The Novelist Rests
I met Eudora Welty on the corner; she was taking a photograph. “Eudora,” I said, “I didn’t know.” “Why yes,” she answered, “I’ve been interested a goodly while. What a pleasure to catch time, suspend it in emulsion. It’s right hard being god of the clock.” I left her there with a man in a beautiful white shirt. I walked down the street, the horses nosing their reflections in the trough.
Lee Miller said, “The lens is a fulcrum. As much beauty at the eye, so at the subject.” We laughed, she was drunk, her vanity a charm against the bombs that fell on the London night. Two years later though, we would find a bar in the forest near Dachau. “I saw a German guard murdered,” she said, “Drowned. I took his picture.” We drank our coffee and agreed, even that was circled with a certain terrible light.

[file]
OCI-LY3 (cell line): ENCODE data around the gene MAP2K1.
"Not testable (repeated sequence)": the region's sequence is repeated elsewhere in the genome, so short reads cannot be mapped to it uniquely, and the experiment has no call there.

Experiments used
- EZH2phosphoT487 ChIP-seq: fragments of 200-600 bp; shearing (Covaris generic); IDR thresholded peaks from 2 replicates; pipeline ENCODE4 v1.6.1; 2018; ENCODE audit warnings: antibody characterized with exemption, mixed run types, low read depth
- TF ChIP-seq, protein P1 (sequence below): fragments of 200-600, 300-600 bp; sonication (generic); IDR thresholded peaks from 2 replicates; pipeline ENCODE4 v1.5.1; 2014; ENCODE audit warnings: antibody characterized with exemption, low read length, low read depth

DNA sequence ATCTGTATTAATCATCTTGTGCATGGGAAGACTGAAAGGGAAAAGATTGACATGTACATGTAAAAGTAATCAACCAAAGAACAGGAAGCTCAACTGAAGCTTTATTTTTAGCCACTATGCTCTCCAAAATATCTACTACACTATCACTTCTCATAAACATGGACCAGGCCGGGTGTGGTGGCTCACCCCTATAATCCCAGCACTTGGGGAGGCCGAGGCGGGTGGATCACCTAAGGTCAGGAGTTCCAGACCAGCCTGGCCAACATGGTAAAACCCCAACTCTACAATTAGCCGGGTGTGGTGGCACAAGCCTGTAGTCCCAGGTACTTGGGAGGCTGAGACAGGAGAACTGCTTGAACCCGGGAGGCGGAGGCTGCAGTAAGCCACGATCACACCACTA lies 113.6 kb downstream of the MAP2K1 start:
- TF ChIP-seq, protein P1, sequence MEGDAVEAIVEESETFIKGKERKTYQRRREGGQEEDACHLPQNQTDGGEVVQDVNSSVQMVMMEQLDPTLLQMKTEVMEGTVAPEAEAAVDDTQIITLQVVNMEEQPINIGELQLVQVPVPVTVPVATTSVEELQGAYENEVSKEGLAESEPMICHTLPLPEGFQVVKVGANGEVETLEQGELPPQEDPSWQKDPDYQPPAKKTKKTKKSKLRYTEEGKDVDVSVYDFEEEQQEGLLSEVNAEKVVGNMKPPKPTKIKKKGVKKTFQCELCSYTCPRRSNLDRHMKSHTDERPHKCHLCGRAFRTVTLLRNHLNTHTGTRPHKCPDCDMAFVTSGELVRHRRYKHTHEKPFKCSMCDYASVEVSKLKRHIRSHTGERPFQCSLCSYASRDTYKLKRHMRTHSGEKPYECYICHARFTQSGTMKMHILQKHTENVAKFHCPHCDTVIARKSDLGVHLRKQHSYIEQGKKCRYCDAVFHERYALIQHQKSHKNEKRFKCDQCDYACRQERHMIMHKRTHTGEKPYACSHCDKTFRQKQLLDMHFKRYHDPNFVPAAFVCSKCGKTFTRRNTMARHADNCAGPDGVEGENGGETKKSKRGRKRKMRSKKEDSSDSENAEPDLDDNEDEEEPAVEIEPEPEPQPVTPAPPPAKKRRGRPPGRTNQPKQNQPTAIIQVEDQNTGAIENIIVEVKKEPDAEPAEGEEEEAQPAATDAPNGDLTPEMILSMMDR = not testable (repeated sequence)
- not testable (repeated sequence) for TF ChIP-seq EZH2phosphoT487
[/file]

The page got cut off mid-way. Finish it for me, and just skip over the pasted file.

Aesthete at Breakfast
Stephen Shore took a picture of his pancakes. He took a picture of the busboy and of the swinging yellow door to the kitchen. Then he smoked a cigarette. “I could take a picture of you,” I said, “with the smoke in your hair.” “No, no,” he answered, “too much mystique.” He composed his eyes, mouth, nose, ears as quietly as possible. The waitress in her pink smock looked at the both of us and smiled.